This summer, the United States Senate will make one of the most solemn determinations within our constitutional system – whether to confirm a president’s nominee to a lifetime of service on the United States Supreme Court.

When considering a nominee for the vacancy created by Justice John Paul Stevens’ retirement, the Senate must determine whether the nominee will demonstrate an unfailing fidelity to the text of the Constitution and proper restraint against the temptation to expand judicial power. United States Supreme Court vacancies are not to be filled with symbols of ideology; they are to be filled with people who demonstrate a true adherence to the rule of law.

A nominee should present a robust body of work. The president and the Senate must evaluate how the nominee would approach the role of judging—how the nominee will make determinations about the meaning of federal law and the Constitution. Whether the nominee will simply apply the law as written and adhere to the Constitution’s limits on the role of the federal government in citizens’ lives.

It is equally important for the nominee to understand the Court’s role in stopping unconstitutional intrusions by the elected branches of the federal government. In Federalist No. 78, Alexander Hamilton wrote, the Courts serve as “…the bulwarks of a limited Constitution against legislative encroachments.” Congress’ tendency to expand government power is as real today as it was in Hamilton’s time. Healthcare mandates, exponential increases in the federal debt, and the recent spate of government bailouts all reflect that, left unchecked, government will expand into every nook and cranny of our commerce and our lives.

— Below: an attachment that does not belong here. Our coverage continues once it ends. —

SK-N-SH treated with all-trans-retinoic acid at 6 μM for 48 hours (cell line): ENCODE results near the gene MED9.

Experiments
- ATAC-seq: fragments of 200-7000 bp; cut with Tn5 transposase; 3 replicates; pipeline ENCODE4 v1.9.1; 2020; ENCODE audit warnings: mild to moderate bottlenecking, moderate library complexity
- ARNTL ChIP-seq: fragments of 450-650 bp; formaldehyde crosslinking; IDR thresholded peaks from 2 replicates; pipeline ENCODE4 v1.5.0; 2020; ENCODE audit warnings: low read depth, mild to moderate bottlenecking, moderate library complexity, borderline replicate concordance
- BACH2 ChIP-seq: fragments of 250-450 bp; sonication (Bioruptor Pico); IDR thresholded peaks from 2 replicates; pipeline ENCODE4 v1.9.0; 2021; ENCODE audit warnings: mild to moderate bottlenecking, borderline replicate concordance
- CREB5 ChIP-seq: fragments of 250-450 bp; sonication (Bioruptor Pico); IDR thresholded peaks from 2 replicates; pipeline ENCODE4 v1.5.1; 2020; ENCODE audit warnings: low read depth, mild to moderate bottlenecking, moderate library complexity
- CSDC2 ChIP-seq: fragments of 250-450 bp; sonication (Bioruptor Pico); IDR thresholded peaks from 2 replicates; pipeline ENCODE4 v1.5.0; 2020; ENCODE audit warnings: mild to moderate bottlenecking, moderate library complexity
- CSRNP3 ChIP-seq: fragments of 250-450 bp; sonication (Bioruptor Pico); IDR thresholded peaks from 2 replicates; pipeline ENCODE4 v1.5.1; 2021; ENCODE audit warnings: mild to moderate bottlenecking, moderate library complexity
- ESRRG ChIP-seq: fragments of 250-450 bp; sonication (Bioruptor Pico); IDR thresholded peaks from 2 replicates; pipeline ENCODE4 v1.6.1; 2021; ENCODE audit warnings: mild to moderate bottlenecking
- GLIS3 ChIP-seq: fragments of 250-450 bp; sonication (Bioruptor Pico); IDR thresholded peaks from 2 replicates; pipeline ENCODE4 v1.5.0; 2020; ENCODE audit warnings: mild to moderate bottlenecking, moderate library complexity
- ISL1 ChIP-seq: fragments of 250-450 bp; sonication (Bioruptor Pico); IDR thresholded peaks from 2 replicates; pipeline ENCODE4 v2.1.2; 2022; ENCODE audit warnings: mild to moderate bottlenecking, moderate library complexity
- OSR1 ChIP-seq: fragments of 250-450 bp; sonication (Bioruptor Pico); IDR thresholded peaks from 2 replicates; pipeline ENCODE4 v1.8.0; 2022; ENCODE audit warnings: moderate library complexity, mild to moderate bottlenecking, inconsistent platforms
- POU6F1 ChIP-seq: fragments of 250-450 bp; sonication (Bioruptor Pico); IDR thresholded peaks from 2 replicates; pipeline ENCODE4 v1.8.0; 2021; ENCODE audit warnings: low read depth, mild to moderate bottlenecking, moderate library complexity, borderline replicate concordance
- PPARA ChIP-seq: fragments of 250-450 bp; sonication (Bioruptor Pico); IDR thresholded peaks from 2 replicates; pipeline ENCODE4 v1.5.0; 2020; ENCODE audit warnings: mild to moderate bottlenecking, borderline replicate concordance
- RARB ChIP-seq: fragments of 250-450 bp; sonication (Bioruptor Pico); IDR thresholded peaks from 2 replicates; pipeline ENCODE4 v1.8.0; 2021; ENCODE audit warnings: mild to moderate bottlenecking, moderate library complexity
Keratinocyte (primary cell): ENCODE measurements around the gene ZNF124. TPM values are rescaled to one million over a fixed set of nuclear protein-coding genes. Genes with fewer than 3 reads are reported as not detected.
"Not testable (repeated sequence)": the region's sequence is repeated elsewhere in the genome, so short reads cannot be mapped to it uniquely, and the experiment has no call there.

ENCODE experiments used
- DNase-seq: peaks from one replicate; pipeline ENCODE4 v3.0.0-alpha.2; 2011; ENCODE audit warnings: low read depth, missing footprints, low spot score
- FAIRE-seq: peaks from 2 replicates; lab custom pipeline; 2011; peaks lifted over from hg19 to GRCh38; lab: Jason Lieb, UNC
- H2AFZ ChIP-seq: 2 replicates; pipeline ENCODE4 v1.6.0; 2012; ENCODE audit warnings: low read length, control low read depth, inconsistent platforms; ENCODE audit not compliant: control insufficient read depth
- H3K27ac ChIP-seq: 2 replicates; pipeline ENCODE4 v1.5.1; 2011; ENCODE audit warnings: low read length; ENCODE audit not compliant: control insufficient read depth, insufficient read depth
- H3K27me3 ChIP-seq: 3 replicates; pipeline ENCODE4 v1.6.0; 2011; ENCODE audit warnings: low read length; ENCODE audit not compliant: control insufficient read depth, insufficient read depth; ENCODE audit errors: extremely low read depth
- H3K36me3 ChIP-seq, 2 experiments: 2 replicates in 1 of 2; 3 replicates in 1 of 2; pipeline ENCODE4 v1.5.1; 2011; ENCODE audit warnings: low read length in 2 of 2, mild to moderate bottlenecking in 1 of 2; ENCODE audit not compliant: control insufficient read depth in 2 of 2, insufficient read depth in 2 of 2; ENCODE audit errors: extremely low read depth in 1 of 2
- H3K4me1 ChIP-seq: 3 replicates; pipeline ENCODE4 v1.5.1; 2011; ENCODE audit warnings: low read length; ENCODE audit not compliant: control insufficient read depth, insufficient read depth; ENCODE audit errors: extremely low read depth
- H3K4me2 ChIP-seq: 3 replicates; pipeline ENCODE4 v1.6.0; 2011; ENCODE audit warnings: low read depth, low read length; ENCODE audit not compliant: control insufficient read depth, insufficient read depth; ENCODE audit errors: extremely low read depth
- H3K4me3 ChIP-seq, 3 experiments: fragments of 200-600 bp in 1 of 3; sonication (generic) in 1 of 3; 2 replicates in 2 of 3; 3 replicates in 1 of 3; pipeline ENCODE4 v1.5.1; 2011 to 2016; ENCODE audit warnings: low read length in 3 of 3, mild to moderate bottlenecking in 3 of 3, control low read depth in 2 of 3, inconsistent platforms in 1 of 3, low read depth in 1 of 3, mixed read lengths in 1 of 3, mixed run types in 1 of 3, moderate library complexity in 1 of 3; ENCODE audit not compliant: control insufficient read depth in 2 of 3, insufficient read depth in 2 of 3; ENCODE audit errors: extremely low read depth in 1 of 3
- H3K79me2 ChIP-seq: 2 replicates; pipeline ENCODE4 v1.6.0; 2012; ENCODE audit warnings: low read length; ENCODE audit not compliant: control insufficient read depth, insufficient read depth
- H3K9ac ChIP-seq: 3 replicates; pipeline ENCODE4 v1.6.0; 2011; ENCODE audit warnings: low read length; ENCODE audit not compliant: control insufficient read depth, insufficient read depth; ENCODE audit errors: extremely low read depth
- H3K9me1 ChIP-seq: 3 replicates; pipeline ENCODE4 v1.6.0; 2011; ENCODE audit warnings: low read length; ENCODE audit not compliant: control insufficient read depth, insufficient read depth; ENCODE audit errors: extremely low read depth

As a coequal branch of government, the Court must pull back on the reins of Congress and the president when they act beyond their Constitutional authority. The Court’s abilities in this area will be tested in the near future. Several states’ attorneys general have asked the courts to determine whether the Constitution permits Congress to force Americans to purchase health insurance and force states to take on the unfunded mandate of a Medicaid expansion—a question that will ultimately be resolved by the High Court. Therefore, it is critical for the President’s nominee to show an understanding of the Court’s role as a defender of our Constitution’s clear limits on the power of the federal government.

Adding to the Senate’s considerations, and complicating them are President Obama’s expressed views on the role of judges to feel empathy.

The “empathy standard” has no place in our courts. Lady Justice should never tip the scales of justice toward one party because of a personal or policy preference. Doing so would transform our courts into unelected and politically unaccountable legislatures. That path is dangerous and is contrary to the fundamental structure of our federal government.

The role of a judge is to apply the law as written, without bias toward any party or interest group.

I look forward to meeting with the President’s nominee, conducting a thorough evaluation of their record, and examining the nominee’s responses before the Judiciary Committee. I take seriously my constitutional responsibility to advise and consent on this nomination and I will only support a nominee whose record and testimony demonstrate a deep commitment to the unbiased application of the law and an unwavering fidelity to the Constitution.

George LeMieux is a United States Senator for Florida and one of six sitting senators to have argued a case before the U.S. Supreme Court.

The views expressed by guest bloggers on the Foundry do not necessarily reflect the views of the Heritage Foundation.